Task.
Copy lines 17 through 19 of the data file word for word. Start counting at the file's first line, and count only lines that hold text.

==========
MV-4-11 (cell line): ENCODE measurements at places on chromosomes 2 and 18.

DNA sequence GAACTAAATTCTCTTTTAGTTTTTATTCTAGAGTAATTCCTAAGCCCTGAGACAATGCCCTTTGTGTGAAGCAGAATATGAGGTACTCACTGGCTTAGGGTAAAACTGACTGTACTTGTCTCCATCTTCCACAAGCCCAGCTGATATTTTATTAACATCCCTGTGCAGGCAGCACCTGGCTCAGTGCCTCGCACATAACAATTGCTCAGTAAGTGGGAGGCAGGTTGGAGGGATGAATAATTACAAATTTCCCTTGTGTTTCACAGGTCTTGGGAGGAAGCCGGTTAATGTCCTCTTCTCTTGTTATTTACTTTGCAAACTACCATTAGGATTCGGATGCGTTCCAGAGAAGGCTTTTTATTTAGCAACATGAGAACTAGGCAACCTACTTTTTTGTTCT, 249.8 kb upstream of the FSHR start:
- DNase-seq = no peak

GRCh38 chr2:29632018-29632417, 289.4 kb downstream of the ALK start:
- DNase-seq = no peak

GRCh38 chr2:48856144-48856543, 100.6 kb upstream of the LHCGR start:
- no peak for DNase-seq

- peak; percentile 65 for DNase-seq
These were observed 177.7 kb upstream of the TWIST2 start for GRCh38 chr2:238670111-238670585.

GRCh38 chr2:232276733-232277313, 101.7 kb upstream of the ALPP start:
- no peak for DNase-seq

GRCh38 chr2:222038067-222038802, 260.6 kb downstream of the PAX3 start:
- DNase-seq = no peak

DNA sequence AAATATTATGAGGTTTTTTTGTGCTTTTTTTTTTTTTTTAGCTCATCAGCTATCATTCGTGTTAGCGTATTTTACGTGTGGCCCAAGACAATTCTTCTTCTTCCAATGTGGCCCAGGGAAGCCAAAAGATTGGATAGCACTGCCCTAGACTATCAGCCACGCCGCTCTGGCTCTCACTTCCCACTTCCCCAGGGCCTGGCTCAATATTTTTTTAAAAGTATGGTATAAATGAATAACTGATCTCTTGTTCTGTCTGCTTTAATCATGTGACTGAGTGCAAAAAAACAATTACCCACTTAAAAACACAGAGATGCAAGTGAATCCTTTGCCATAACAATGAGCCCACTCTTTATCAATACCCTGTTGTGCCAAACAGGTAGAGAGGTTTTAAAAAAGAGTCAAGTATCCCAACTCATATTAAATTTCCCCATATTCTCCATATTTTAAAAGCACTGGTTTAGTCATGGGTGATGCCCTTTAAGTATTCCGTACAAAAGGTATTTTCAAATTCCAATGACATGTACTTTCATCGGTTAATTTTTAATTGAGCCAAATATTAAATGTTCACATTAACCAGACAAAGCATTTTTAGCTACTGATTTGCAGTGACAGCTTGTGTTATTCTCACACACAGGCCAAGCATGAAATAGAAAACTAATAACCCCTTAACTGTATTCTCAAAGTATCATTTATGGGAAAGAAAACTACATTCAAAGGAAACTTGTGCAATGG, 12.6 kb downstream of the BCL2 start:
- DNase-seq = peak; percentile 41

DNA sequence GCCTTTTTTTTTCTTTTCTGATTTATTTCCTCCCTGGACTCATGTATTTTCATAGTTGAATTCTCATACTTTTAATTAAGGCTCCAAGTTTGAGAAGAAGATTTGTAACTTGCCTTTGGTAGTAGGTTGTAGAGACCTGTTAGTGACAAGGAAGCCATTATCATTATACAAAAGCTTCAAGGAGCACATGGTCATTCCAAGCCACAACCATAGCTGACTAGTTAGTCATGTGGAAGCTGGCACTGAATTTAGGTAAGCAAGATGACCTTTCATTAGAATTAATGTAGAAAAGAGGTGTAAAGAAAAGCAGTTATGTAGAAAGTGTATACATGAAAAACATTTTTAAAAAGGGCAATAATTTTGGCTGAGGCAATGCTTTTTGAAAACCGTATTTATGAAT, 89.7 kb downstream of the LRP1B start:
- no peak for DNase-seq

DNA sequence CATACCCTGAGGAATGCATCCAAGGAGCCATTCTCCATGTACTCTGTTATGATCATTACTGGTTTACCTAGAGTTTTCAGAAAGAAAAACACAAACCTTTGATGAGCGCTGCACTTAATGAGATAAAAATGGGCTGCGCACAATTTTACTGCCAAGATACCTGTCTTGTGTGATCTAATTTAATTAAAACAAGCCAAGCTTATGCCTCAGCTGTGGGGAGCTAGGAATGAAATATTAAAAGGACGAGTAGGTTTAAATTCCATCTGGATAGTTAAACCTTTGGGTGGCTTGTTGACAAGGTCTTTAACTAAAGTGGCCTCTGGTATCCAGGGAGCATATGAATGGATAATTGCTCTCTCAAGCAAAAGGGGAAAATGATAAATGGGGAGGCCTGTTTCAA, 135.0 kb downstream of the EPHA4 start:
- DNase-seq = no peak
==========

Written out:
- no peak for DNase-seq

DNA sequence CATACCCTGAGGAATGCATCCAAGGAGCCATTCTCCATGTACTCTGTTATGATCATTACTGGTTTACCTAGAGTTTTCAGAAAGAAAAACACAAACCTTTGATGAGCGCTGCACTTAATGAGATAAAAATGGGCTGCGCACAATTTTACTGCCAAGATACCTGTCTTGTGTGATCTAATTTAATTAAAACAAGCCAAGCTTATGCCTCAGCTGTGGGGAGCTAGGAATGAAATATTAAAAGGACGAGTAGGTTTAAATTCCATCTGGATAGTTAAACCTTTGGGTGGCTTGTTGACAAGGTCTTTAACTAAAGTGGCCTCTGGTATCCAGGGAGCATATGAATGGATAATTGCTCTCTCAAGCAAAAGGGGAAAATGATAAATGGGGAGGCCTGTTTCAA, 135.0 kb downstream of the EPHA4 start:
- DNase-seq = no peak